Unless a person comes to the knowledge of the truth by God’s sovereign grace, he will be forever lost in his unbelief (1 Tim. 2:4; 2 Tim. 2:25). So it was with an Augustinian monk named Martin Luther. As Luther focused on Romans 1:17, God caused a divine ray of grace to fall upon the troubled monk. Suddenly, the righteousness of God was revealed to Luther—bringing him from darkness to light.
The battle cry of the Reformation was post tenebras lux, meaning “after darkness, light.” The entire movement of the Reformation was filled with light and heat. The possession of God’s knowledge among God’s people should result in a proper passion for serving God. Knowledge and zeal are closely connected. Martin Luther and the Reformers understood the balance of doctrine and duty.
Luther, in his commentary on Galatians, writes, “So we also labor by the Word of God that we may set at liberty those that are entangled, and bring them to the pure doctrine of faith, and hold them there.”
A Proper Love of God
Five hundred years ago, the Roman Catholic Church suppressed the promulgation of God’s Word. They demanded that everyone come and listen to lectures of the Bible in Latin, as they refused to allow the Word of God to be printed in the common man’s language.
God raised up the Reformers to bring the Bible out of the shadows. God raised up these faithful men who courageously labored to give us God’s Word in our language. Certainly, it must be recognized that the Reformation was a return to the Scriptures. The biblical words, sentences, and phrases matter because knowledge matters. God’s people love the Bible because of their love for God—not merely because of their love of knowledge.
Jesus, in quoting the Shema (Deut. 6:4–5), said, “And you shall love the Lord your God with all your heart and with all your soul and with all your mind and with all your strength” (Mark 12:30). God wants all of us—including our minds.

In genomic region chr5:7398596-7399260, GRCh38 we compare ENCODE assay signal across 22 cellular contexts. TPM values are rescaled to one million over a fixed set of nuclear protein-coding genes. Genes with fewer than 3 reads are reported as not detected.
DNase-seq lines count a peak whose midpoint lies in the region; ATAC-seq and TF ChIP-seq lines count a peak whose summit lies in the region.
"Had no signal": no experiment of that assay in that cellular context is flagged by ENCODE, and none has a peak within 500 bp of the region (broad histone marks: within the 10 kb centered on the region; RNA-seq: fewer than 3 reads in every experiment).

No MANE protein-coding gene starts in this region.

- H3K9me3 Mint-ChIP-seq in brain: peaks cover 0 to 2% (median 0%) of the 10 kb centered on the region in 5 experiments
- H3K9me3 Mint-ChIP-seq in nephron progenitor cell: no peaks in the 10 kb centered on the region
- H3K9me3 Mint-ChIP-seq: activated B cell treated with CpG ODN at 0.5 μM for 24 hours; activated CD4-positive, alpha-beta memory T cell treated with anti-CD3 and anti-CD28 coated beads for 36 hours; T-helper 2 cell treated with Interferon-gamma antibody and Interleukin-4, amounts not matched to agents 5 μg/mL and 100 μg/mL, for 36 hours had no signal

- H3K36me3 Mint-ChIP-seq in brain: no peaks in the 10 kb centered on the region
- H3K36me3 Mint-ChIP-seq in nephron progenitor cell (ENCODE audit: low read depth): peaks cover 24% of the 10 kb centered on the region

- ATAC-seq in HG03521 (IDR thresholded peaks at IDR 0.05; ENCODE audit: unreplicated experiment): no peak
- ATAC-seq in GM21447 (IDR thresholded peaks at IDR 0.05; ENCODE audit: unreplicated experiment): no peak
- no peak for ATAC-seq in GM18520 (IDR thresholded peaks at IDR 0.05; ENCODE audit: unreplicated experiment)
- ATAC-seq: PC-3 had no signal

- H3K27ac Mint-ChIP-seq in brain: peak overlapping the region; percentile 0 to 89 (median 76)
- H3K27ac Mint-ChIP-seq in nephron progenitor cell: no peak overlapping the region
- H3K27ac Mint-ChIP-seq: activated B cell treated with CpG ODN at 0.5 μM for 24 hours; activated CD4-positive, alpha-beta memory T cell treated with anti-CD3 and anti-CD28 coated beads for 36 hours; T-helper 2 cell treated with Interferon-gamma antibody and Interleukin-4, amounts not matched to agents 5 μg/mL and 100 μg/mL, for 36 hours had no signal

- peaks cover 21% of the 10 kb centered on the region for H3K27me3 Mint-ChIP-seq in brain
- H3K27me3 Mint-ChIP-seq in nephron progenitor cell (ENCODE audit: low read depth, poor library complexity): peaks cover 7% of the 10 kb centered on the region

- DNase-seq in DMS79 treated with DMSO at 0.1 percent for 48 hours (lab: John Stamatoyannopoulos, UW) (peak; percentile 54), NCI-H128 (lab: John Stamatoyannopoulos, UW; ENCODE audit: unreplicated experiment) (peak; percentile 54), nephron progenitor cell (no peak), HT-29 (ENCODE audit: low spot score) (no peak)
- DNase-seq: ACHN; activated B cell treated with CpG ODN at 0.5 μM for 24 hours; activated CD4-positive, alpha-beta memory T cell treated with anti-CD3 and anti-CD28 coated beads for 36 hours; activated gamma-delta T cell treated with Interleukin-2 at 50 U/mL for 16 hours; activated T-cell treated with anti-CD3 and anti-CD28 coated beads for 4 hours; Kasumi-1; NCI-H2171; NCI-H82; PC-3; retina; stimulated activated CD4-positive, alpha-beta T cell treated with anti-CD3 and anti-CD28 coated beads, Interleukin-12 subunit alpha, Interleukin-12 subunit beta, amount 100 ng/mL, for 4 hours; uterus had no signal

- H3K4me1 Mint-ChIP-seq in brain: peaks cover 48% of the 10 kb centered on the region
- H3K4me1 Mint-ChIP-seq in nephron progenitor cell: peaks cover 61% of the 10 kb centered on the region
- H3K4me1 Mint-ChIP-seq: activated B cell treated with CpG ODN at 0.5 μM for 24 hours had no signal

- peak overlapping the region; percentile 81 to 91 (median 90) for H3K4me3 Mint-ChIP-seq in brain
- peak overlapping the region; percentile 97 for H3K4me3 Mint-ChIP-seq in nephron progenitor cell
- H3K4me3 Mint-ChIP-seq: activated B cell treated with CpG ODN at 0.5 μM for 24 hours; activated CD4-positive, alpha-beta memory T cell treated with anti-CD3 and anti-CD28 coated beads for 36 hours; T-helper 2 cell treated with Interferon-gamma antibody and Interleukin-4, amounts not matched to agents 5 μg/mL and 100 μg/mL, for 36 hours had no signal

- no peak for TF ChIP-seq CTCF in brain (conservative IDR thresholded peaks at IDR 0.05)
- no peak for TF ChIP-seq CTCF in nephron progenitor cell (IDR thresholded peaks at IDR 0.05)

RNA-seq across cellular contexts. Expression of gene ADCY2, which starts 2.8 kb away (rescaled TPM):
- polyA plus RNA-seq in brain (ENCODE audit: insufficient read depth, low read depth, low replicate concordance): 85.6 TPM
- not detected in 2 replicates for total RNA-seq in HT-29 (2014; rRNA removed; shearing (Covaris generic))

A proper pursuit of God involves knowing and worshiping God with the intellect. To focus on one’s heart, soul, and strength but to bypass the mind would be a tragic mistake. James Montgomery Boice once said:
We live in mindless times, days in which millions of people are drifting along through life, manipulated by the mass media, particularly television, and hardly know it. Few give thought for their eternal souls, and most, even Christians, are unaware of any way of thinking or living other than that of the secular culture that surrounds them.
Zeal for God
Have you ever known someone who wasted his life? How many Christians waste their knowledge? Perhaps out of timidity and fear of man, they hide their light under a basket. Consider the fact that many people join the right churches, read the right books, and attend the right conferences—but seem to lack zeal. God’s people love the Bible because of their love for God—not merely because of their love of knowledge.
If you travel to Geneva and walk into St. Pierre Cathedral where John Calvin proclaimed his rich expositions, you will find the passionate motto post tenebras lux looming in the backdrop of the pulpit. This battle cry is likewise etched into the Reformation Wall on the grounds of the University of Geneva. Calvin was passionate in his pursuit of truth. He was the towering theologian of the Reformation; however, from Calvin’s passionate preaching arose an army of zealous-hearted missionaries and preachers of God’s Word. Not only was Calvin himself zealous to serve God, but he trained many others who were filled with holy zeal. Edward Panosian writes:
From that city [Geneva], hundreds of missionaries, evangelists, and pastors traveled to all corners of the continent preaching the gospel. Their efforts, sometimes sealed with a martyr’s blood but always crowned with success, thrilled Calvin.
John Calvin’s ministry was fueled by a high view of God, and this transcendent knowledge produced a proper zeal to serve God. In a sermon on Isaiah 12:5, Calvin said:
[Isaiah] shows that it is our duty to proclaim the goodness of God to every nation. While we exhort and encourage others, we must not at the same time sit down in indolence, but it is proper that we set an example before others; for nothing can be more absurd than to see lazy and slothful men who are exciting other men to praise God.
In his letter to the church in Colossae, Paul urges his hearers on to spiritual maturity and says, “For this I toil, struggling with all his energy that he powerfully works within me” (Col. 1:29). The word translated “struggling” conveys the idea of strenuous effort. Paul was struggling or wrestling with all of his spiritual strength for the glory of God.
If you love to gain knowledge about God, but you lack a proper zeal to serve God, you must examine yourself to see if you are in the faith. We must remember the warning of James—faith without works is dead (James 2:17). Even demons are capable of possessing knowledge (v. 19). The torchlight of the gospel and the ongoing protest of the Reformation demand both knowledge and zeal for the glory of God (Rom. 12:11). Knowledge without zeal is no real knowledge at all.
This article was originally posted at Table Talk Magazine and is posted with permission of the author.